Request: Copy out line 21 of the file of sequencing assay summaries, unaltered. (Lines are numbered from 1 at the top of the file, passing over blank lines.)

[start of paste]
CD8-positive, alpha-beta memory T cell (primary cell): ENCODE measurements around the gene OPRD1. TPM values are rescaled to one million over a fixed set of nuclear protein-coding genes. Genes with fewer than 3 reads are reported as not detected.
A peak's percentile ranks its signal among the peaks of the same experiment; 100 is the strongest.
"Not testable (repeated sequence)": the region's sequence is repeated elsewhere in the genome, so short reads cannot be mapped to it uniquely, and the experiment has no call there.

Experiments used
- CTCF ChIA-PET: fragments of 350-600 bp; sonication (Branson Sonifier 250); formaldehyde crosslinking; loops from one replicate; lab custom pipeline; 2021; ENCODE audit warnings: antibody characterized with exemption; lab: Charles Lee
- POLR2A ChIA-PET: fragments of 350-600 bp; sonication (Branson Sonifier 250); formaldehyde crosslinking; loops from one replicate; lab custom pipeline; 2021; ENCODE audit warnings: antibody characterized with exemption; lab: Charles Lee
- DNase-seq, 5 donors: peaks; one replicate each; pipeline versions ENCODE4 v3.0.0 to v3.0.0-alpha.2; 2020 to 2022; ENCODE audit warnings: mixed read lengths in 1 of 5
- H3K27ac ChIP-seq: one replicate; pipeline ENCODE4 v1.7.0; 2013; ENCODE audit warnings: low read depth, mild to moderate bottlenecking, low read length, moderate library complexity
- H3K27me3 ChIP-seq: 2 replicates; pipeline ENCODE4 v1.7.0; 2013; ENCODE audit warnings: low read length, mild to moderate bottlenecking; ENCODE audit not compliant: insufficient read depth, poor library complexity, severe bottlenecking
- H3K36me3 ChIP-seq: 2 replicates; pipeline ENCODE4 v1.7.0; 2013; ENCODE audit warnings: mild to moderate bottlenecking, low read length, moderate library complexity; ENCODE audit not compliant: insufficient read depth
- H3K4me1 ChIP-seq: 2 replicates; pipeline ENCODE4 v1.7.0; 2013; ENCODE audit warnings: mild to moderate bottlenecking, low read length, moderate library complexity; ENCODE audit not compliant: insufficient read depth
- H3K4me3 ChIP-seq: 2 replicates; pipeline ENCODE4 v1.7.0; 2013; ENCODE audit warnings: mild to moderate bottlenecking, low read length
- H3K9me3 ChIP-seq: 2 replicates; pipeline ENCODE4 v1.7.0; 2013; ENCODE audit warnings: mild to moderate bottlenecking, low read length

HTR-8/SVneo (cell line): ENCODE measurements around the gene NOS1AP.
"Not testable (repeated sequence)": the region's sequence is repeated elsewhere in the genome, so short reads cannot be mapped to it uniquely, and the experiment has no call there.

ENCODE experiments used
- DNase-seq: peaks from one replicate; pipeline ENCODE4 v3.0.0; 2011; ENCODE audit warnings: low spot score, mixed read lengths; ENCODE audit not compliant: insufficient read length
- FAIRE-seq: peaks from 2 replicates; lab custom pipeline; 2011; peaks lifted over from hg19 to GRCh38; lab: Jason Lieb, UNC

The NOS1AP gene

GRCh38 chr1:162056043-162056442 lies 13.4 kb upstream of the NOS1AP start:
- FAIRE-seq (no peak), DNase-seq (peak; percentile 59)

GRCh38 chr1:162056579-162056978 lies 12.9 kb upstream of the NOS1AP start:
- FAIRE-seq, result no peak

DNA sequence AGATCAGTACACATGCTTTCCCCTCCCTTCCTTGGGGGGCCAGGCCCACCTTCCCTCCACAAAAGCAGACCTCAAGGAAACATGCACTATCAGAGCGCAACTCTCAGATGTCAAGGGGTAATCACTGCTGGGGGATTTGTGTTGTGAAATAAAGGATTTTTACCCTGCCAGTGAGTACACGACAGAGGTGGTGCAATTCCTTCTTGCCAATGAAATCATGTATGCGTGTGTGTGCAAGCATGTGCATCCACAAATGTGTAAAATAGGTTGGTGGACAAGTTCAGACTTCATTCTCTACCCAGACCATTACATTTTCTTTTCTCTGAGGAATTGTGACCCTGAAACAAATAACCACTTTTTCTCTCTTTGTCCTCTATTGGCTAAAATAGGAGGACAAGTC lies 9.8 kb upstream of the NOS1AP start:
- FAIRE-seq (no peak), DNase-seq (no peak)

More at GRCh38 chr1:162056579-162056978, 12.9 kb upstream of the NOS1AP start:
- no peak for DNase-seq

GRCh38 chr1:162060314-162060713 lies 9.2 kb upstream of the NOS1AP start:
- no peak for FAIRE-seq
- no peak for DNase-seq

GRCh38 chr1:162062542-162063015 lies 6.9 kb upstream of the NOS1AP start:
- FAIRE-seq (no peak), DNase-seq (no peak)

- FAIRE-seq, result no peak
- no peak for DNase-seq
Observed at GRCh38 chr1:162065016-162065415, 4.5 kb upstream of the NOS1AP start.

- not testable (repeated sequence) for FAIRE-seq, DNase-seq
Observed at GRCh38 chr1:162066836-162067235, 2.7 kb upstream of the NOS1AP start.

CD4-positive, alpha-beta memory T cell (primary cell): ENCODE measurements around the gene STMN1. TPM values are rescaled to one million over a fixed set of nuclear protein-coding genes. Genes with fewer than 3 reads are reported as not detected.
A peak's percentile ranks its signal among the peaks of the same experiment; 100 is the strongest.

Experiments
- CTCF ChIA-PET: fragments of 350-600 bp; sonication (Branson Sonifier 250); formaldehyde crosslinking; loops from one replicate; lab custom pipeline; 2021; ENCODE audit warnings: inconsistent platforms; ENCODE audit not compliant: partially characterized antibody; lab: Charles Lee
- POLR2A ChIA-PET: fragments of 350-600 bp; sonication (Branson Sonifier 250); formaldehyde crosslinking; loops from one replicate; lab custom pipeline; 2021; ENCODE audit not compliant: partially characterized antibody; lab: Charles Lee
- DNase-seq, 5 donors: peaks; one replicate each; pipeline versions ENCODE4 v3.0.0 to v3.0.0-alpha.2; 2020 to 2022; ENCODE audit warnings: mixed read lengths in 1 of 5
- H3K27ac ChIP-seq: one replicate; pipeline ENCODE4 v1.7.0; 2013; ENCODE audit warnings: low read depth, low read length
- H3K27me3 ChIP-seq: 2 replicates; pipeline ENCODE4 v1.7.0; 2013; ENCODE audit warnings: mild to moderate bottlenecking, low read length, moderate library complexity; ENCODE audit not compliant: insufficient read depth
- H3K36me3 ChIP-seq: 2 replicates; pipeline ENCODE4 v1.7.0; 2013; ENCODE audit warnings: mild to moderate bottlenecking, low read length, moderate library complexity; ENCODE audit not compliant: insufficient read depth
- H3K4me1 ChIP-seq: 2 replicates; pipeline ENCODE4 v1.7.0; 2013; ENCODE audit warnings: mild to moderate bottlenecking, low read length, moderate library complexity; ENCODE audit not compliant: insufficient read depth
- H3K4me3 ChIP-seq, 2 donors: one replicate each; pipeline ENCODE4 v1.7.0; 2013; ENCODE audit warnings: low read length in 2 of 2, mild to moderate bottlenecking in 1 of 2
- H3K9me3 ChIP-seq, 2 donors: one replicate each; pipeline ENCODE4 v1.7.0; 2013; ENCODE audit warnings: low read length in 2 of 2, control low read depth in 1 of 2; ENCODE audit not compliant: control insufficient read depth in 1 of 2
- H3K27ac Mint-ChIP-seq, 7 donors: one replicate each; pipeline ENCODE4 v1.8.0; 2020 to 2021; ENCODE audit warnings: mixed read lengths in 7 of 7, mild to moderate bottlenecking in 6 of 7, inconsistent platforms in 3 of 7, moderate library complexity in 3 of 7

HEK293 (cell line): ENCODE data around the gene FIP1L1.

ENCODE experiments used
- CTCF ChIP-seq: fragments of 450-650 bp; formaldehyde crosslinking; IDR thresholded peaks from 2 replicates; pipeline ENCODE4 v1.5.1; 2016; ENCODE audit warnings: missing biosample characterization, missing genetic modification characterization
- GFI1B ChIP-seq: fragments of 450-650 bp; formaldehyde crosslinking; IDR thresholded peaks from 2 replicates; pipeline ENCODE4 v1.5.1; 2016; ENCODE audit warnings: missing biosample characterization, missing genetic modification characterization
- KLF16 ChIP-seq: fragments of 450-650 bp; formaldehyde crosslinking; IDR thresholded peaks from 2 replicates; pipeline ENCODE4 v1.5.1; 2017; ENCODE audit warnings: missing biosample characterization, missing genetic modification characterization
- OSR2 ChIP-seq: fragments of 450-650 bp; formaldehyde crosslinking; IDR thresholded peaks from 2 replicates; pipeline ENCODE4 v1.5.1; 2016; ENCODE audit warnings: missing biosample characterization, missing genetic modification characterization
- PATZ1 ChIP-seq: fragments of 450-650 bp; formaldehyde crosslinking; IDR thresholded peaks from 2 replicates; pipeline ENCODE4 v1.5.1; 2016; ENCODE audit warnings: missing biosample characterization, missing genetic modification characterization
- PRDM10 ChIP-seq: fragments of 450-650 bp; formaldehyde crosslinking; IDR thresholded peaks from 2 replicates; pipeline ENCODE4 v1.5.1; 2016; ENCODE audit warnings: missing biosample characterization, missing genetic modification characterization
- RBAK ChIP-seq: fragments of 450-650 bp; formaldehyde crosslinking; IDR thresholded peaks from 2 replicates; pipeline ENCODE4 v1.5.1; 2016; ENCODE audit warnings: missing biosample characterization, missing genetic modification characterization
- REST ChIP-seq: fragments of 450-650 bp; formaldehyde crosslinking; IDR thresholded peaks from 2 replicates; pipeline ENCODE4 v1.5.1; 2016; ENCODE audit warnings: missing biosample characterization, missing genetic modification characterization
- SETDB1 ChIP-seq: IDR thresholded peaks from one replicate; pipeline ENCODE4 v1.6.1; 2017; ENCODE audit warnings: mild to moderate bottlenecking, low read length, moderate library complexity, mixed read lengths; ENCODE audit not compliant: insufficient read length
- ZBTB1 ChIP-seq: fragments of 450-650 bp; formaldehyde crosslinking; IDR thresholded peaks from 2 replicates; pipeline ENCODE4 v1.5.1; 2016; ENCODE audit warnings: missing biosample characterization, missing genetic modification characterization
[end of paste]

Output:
- FAIRE-seq (no peak), DNase-seq (peak; percentile 59)